Timothy Barkley and Zeddie Hart were not among the dignitaries called to speak at the groundbreaking ceremony for a new apartment building yesterday. But they were at the head of the line to take up the shovel.

Barkley and Hart, sitting side by side in their wheelchairs, took turns digging ground at 1301 Belmont St. NW, the site for a barrier-free apartment house for handicapped adults. Ramps, wide doors and specially equipped kitchens and bathrooms will make the building accessible and convenient for disabled tenants.

"Many handicapped people dream of having an apartment of their own, a place where they can make their own decisions," said Hart. "For many it will be a dream come true and a chance to live a normal life."

The 20-unit building, expected to be completed by next summer, is a project of Independent Living for the Handicapped Inc., a nonprofit organization. It will be funded with a $1 million loan from the U.S. Department of Housing and Urban Development and a $267,000 loan from the D.C. Department of Housing and Community Development.

Beverly Price, one of the founders of Independent Living, said her organization has been trying to obtain loans and a site for the building for several years. She said the organization is trying to provide alternative living arrangements for severely handicapped adults, particularly young adults.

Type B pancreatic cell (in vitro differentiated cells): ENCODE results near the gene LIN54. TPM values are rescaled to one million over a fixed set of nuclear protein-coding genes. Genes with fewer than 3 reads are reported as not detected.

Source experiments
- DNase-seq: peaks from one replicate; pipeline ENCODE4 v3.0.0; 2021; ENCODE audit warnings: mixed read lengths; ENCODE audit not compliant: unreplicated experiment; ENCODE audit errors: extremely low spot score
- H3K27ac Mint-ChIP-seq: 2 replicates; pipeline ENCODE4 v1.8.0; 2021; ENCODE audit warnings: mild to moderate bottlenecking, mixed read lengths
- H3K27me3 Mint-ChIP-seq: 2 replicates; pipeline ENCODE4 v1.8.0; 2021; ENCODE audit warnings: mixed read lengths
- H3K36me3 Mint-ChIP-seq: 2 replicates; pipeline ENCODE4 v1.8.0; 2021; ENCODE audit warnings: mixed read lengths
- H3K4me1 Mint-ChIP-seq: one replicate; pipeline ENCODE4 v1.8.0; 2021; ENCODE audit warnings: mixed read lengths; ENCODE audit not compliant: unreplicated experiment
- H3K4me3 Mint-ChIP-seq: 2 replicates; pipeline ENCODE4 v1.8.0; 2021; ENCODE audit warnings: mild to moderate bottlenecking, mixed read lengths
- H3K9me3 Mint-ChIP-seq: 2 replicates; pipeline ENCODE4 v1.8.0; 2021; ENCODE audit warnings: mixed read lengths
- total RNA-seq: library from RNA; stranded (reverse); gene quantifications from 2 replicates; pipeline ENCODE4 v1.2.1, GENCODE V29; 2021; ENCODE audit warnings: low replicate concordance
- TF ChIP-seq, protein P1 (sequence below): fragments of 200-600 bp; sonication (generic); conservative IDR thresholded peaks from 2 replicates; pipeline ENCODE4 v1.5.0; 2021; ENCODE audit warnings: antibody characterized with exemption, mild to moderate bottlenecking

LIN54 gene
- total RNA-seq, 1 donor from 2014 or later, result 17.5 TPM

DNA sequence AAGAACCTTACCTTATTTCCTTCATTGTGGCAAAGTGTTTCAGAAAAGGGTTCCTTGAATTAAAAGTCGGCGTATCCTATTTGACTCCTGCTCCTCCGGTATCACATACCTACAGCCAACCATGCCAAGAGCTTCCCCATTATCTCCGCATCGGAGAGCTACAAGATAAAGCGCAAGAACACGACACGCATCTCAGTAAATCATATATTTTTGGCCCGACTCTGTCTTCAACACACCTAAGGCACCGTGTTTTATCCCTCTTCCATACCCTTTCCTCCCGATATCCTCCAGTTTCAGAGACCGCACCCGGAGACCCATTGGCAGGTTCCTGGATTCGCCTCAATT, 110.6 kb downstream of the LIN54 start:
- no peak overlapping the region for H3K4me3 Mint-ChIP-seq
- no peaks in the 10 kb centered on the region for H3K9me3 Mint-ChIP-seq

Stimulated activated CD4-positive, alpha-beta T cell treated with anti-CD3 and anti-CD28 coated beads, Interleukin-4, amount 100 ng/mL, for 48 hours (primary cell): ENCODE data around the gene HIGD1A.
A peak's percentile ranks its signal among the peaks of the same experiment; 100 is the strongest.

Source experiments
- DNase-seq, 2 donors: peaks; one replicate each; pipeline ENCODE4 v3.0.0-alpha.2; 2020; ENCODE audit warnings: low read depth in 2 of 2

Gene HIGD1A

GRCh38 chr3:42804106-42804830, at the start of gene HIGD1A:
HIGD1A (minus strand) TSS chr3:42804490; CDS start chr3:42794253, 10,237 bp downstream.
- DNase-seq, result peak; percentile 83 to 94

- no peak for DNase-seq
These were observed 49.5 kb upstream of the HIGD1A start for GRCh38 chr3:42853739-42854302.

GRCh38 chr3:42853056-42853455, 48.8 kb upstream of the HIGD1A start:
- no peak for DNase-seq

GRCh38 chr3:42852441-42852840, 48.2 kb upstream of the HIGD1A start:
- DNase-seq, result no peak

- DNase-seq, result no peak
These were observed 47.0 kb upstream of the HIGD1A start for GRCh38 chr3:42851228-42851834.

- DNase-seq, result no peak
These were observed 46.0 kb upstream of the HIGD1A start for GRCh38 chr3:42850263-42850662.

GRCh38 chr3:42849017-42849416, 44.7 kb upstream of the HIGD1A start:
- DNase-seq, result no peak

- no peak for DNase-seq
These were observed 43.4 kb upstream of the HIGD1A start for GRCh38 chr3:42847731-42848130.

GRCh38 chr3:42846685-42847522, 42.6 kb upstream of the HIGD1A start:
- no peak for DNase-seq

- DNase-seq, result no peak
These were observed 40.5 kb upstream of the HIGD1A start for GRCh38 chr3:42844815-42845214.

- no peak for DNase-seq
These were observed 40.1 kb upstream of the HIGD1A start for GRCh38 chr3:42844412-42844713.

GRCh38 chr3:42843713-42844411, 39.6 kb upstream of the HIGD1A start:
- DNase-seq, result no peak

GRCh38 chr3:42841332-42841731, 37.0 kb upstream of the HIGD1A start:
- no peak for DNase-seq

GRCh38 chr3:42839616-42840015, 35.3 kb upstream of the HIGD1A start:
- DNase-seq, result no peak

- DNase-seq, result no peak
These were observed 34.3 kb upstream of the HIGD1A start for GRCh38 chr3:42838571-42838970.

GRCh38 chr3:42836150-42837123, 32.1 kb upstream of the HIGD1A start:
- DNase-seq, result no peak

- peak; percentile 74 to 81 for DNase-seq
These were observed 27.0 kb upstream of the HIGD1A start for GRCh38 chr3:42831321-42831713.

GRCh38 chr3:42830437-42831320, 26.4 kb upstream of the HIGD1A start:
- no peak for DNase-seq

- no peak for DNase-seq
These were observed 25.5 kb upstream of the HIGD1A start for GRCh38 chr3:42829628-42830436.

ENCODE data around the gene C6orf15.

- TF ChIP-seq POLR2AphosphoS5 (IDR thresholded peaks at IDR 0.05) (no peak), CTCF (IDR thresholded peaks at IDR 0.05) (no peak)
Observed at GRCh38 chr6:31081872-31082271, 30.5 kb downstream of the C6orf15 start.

"Traditionally young adults with able minds and disabled bodies have been housed with the elderly or with people who have mental problems and in situations where they have been supervised," said Price. "We're here to say we're not going to tolerate the word supervision and to say that these handicapped people have special needs and want to be independent."

HUD Secretary Samuel R. Pierce Jr. was unable to attend, but sent a letter congratulating Independent Living.

"There is a great need for facilities which are suitably situated to provide for the unique and delicate needs of the severely disabled," Pierce wrote. "Through this responsible initiative of your organization, aided by HUD's Section 202 programs, you are helping to meet this need for the greater Washington, D.C., area."

The building will house about 20 tenants, to be selected by Independent Living, in three two-bedroom apartments, 15 one-bedroom apartments and two efficiencies. Price said 80 persons have already applied for apartments. She said the criteria for selecting residents have not been determined.

The tenants will have their rents subsidized by HUD's Section 8 rent subsidy program, under which a tenant pays no more than 30 percent of his or her income for rent.

Independent living has two smaller facilities, at 4815 Chesapeake St. NW and at at 7333 New Hampshire Ave. in Takoma Park.

City Council members Frank Smith Jr. (D-Ward 1), Hilda H.M. Mason (Statehood-At Large) and Betty Ann Kane (D-At Large) joined about 70 persons at the groundbreaking ceremony.

As the ceremony ended and the dignitaries were leaving, Barkley positioned his wheelchair on the sidewalk and glanced at the balloons tied to the bulldozer on the site, opposite Cardozo High School.

"It's going to be a good experience," he said. "It will mean a lot for people to be in a place where they can do things for themselves."